ISSN (Print) - 0012-9976 | ISSN (Online) - 2349-8846

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Déjà vu and Hoping for the Best...

The establishment in India views the victory – no less so, though they form only the opposition – of the Aam Aadmi Party in Delhi with irritation, suspicion, and distaste. But not so the aam aadmi of India! A student, a housewife, a gym instructor, an insurance agent are now members of the legislative assembly of India’s proud capital city. For trusting common humanity which has suffered for three generations under corrupt rule, this little blow to pride, pelf and power is a rousing signal. It is their riposte to the betrayal of the trust that the foot soldiers of Gandhi’s freedom struggle reposed in the leaders who inherited power from the British, and for the callous abandonment of the masses to hunger, disease, and lack of schooling. The people have leaped over the gates of the Westminster electoral system, which has so effectively shut the door for over 60 years on the aam aadmi’s hopes of representing himself. The Aam Aadmi Party, winning 28 seats in the recent elections in Delhi, decimating Congress power while at the same time denying the Bharatiya Janata Party (BJP) a workable majority, is a signal that the people of India have now found a way to defeat entrenched power, even as the Arabs did in their Spring, and before them the Czechs during the Velvet Revolution. The wresting of power without bloodshed, a new development in revolutionary history, perhaps, showing the way forward for many a disaffected group or minority, is another innovative feature of what might be achieved in 21st century politics.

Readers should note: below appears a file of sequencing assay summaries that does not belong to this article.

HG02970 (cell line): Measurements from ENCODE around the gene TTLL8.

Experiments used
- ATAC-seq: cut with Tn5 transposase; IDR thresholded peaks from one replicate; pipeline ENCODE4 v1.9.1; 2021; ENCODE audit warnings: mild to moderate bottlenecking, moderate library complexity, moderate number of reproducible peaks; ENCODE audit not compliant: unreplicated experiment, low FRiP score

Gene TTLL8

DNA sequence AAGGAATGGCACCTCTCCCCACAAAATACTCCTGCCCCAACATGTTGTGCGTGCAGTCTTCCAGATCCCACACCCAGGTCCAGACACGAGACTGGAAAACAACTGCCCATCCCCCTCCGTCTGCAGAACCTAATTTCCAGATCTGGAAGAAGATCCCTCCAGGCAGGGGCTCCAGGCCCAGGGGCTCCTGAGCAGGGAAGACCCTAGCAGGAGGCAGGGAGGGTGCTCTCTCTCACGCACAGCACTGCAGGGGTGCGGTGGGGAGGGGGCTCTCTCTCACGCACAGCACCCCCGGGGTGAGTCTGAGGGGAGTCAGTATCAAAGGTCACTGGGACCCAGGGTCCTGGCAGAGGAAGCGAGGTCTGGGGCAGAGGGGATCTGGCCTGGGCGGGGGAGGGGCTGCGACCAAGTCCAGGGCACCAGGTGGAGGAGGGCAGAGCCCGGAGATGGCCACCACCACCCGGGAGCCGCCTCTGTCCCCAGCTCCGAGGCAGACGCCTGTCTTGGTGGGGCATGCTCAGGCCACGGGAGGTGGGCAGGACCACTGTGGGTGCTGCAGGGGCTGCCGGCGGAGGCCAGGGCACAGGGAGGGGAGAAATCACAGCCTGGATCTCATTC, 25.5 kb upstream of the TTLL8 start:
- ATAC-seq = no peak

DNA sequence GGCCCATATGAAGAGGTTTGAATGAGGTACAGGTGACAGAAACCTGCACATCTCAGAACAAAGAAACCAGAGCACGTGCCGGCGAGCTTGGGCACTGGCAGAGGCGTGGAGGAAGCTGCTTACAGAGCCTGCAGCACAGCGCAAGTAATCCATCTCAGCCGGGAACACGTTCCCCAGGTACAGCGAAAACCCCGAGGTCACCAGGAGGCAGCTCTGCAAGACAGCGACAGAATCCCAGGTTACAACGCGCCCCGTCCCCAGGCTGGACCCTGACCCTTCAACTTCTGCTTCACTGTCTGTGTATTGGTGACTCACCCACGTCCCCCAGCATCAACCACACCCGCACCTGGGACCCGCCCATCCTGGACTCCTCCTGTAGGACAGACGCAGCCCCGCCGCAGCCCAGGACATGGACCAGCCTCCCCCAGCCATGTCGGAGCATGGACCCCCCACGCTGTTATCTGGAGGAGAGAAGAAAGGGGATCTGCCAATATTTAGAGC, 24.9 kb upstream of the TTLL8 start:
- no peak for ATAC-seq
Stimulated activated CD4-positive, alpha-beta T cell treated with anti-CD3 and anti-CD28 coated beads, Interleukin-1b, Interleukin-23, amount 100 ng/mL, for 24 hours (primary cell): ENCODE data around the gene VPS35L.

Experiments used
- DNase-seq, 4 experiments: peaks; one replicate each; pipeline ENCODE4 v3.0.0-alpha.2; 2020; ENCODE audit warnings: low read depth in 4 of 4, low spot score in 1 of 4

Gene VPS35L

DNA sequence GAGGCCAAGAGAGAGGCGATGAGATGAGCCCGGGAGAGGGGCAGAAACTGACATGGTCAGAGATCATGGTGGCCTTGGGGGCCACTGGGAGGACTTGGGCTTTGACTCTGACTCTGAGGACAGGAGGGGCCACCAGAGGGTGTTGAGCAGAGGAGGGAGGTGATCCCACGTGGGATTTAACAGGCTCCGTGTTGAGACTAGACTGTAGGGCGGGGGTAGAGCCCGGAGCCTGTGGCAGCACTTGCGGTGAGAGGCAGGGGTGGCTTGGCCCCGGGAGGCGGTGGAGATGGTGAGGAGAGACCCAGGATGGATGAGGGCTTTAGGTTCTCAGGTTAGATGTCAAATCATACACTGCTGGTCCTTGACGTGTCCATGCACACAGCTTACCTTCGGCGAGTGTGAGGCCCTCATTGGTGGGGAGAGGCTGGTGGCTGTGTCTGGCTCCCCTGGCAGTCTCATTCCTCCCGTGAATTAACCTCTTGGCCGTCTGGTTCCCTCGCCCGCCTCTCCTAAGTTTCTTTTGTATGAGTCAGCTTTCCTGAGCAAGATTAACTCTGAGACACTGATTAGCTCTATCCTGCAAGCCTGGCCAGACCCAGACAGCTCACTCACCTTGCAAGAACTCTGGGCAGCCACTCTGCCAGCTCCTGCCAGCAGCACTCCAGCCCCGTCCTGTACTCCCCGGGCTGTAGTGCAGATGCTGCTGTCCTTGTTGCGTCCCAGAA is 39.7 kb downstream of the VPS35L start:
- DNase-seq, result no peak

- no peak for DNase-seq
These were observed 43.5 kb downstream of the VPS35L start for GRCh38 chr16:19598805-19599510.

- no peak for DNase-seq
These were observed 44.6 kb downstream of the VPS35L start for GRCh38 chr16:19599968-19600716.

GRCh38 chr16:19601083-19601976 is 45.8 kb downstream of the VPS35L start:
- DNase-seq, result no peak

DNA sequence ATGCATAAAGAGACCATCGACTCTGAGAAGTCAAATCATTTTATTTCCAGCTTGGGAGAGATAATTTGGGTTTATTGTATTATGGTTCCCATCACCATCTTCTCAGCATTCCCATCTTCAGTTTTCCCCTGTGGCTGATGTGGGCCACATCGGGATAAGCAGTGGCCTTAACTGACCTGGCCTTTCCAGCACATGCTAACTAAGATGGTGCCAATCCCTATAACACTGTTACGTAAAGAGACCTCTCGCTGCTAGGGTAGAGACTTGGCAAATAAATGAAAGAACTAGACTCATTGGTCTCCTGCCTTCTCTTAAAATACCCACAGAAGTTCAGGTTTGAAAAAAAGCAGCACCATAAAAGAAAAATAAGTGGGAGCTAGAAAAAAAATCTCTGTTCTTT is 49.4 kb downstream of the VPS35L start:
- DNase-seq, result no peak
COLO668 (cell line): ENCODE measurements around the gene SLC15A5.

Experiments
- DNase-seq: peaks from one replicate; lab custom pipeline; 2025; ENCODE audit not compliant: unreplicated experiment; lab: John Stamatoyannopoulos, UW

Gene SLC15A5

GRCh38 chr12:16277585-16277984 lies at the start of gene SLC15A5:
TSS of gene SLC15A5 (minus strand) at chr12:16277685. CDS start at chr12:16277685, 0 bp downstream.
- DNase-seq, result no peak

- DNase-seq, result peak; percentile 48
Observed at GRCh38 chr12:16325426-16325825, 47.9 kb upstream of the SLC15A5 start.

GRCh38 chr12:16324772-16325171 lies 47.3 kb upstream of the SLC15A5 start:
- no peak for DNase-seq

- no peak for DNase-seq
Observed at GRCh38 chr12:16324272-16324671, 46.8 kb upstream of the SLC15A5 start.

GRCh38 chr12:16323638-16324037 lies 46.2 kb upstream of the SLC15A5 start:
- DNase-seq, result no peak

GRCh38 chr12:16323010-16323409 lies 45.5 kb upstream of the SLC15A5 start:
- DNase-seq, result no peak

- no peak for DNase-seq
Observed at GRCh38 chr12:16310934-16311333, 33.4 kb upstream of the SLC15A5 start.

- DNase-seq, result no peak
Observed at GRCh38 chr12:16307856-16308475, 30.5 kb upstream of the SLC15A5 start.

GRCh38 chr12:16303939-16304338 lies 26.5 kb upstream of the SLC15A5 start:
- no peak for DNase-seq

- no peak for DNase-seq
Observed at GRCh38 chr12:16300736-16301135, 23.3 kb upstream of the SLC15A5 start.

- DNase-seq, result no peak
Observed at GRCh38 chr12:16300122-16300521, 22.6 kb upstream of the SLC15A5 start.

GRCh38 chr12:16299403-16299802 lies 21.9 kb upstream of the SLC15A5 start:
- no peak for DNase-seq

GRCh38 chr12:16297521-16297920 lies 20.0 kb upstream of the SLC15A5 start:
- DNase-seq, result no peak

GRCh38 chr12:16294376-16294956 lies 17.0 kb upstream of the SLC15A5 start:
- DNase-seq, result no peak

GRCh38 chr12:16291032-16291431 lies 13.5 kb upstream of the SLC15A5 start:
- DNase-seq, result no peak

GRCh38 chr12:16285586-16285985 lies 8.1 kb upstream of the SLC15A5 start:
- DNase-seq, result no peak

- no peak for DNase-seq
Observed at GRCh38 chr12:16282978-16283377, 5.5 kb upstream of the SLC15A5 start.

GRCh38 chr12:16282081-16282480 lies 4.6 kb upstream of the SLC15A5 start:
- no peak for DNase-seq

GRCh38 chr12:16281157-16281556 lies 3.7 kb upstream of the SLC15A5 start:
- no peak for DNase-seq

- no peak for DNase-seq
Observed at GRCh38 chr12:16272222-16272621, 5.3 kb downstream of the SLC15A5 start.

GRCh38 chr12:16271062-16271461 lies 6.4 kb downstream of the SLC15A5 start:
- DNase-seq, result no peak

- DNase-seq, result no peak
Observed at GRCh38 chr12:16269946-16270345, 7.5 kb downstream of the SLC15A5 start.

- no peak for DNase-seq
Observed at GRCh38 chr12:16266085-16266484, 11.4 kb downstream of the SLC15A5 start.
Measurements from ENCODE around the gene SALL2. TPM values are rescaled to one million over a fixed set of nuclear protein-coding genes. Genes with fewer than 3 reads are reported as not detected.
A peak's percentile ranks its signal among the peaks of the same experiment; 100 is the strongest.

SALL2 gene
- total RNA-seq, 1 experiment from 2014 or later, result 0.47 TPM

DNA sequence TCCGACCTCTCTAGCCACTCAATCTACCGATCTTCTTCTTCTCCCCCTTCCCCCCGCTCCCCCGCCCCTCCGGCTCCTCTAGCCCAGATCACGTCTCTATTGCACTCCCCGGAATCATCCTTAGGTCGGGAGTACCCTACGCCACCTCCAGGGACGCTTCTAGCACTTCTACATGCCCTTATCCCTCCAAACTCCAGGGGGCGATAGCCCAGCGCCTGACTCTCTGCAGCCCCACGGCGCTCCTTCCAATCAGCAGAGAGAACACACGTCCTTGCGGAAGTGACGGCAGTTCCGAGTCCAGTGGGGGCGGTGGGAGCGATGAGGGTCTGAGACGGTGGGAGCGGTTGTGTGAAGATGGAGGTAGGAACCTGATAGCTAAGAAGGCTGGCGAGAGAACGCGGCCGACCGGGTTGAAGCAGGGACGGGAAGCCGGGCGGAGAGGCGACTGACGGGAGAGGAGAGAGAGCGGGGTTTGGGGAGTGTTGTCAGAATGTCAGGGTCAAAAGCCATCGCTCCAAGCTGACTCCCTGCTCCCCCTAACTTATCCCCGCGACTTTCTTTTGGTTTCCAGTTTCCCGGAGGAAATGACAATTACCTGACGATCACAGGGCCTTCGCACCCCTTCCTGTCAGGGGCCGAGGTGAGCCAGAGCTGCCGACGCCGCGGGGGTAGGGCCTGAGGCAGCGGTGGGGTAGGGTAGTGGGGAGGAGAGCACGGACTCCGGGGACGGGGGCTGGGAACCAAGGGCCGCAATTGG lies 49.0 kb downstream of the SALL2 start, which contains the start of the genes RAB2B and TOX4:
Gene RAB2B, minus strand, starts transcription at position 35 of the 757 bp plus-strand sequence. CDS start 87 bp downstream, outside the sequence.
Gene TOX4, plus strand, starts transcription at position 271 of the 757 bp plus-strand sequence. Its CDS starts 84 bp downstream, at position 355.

For those who can remember, it was the aam aadmi and his constant presence among the poor in their localities that brought E M S Namboodiripad and the communist party to power in Kerala, but that was 60 years before the comrades forgot the basis of mass contact work and were forced to vacate Writers’ Building in Kolkata. And there are still a few alive who remember what the British Labour Party was before Blair made it into a rose-tinted variant of the Tories. Ramsay MacDonald’s Labour Party had opened offices everywhere and were the spokespersons for the subdued voices of the poor. No wonder King George V went beyond his constitutional mandate to warn MacDonald to be a responsible prime minister. One hears the same haughty tones in the displeasure of our baffled leaders, Congress or BJP.

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